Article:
On Friday, November 1, three members of Group 49, Marcia Lieberman, Steven Kuada, Esq. and I, met met with Senator Jack Reed to discuss the long overdue closing of Guantanamo Bay and the passage of I-VAWA, the International Violence Against Women Act.
Senator Reed, while not committing to specific legislation, assured us that he would look into and seriously consider both issues. He was extremely knowledgeable about the issues and the work Amnesty International does, as one would expect of a Senator on the Armed Services Committee. He understands that the lives of American soldiers are at greater risk when the United states is not seen as a leader in human rights.
For nearly 40 years Amnesty International Group 49 has been meeting in Providence, Rhode Island, writing letters, holding vigils and working passionately for the release of prisoners of conscience held in terrible conditions around the world. Amnesty International defines a prisoner of conscience as “people who have been jailed because of their political, religious or other conscientiously-held beliefs, ethnic origin, sex, color, language, national or social origin, economic status, birth, sexual orientation or other status, provided that they have neither used nor advocated violence.”
Group 49 is made up entirely of unpaid volunteers. Marcia Lieberman, who leads the group, has been volunteering for 37 years, and due in part to the group’s efforts, many who faced certain death in dank, oppressive prisons have found freedom and been reunited with their families.
To my mind, Amnesty International Group 49 is following in the truest tradition of Rhode Island’s founder, Roger Williams. Williams helped to establish, here in Rhode Island, the first government, anywhere in the world, that recognized the essential human right of freedom of conscience and all that follows from this understanding, such as freedom of speech, freedom of religion and freedom of assembly. The best and truest expression of this can be found in working to extend these rights and protections throughout the world.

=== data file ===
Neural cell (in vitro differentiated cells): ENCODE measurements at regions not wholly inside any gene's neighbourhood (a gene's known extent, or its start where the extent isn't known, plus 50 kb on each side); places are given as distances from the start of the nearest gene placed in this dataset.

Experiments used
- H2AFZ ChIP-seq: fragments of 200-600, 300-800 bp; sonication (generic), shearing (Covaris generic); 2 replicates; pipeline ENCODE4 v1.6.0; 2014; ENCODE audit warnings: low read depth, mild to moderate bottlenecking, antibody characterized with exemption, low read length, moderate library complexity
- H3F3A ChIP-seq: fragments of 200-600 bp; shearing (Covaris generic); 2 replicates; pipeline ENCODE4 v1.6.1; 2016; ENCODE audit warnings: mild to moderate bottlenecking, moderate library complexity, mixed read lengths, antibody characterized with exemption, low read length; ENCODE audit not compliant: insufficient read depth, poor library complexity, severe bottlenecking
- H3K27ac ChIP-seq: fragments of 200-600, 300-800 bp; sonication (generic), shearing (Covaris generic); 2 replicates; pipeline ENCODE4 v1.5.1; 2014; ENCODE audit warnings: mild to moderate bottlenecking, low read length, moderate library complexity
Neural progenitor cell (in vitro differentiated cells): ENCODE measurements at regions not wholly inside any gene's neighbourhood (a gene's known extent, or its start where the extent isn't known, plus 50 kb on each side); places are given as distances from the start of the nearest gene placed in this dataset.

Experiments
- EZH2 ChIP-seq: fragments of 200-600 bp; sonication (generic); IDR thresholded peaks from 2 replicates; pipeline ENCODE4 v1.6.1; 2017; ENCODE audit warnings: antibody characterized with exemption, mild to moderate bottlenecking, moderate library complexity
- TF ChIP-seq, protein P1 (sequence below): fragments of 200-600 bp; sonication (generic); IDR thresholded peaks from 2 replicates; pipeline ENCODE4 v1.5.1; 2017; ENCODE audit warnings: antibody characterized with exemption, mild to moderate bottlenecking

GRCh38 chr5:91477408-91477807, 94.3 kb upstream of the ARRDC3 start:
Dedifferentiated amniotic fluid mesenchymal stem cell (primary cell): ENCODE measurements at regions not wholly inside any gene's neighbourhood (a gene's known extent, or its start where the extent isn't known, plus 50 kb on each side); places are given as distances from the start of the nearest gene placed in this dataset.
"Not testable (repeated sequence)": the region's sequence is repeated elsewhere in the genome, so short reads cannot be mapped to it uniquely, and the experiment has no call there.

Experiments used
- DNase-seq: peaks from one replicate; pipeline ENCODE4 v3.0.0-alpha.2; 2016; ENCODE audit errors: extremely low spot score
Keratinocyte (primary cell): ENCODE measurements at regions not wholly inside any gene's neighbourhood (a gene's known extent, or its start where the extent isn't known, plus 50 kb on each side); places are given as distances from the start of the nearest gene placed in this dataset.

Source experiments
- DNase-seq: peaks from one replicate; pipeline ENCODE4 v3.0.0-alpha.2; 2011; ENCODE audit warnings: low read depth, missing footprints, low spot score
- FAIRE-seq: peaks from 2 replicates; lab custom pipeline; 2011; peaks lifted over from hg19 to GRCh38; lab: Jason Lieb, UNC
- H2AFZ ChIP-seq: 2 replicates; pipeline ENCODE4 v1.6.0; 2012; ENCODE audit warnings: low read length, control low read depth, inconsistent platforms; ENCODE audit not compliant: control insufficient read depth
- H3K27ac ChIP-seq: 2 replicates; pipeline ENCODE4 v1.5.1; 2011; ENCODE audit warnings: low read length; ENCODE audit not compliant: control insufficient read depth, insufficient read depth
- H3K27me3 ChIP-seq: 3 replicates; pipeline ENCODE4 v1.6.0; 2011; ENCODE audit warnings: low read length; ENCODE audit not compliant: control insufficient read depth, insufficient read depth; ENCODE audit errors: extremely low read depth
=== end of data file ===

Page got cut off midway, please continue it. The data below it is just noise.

Recently Group 49 celebrated the release of Zmitser Dashkevich, a thirty two year old Belarusian politician convicted of “illegal political activity” (he was marching in a pro-democracy parade, maybe) and trumped up assault charges. In prison Dashkevich “was being subjected to routine prison abuse, including verbal abuse, arbitrary punishments, and threats of torture, rape, and murder,” according to Human Rights Watch. Dashkevich’s release came as a surprise, because the last time he was due to be released his sentence was arbitrarily extended, and there were fears this would happen again.
Group 49’s other prisoner of conscience, Arzhang Davoodi, who needs urgent medical care as he sits in an Iranian prison, has been less fortunate. Davoodi was arrested for criticizing Iran’s human rights record in the documentary Forbidden Iran. Group 49 has been working for the release of Davoodi for over seven years, but there seems little that can be said in a letter that can move the heart of Iranian authorities. Even as Dashkevich was being released from his cell Davoodi was was facing a new charge of “enmity against God” which put him at risk of the death penalty. His original sentence of fifteen years was for “spreading propaganda against the system” and “establishing and directing an organization opposed to the government.” He was also sentenced to seventy-five lashes, a form of cruel punishment that would certainly break the 65 year old’s precarious health.
The work of Group 49 never ends. As soon as the group learned of the release of Zmitser Dashkevich they voted unanimously to work on the behalf of Ales Bialiatski, another prisoner of conscience in Belarus jailed on trumped up tax evasion charges.
On December 15th Group 49 will hold their annual write-a-thon at First Unitarian Church on Benefit St in Providence. The public is invited to participate. Come in, write a letter (or ten) urging the release of prisoners of conscience, enjoy free snacks and maybe even win a prize.
Amnesty International Group 49 is Rhode Island’s ambassador to the world at large as regards human rights and freedoms. Every small victory Group 49 earns and every letter and postcard mailed is a credit to our great state. To hundreds of prisoners throughout the world who have sat in cells inside countries where human rights are little more than petty distractions to totalitarian ideologies, letters from Rhode Island, through Group 49, are tiny lights of hope from distant stars where freedom and dignity are the norm, not the exception.
Group 49 meets at the First Unitarian Church on Benefit St on the first Tuesday of each month, and can be contacted at firstname.lastname@example.org.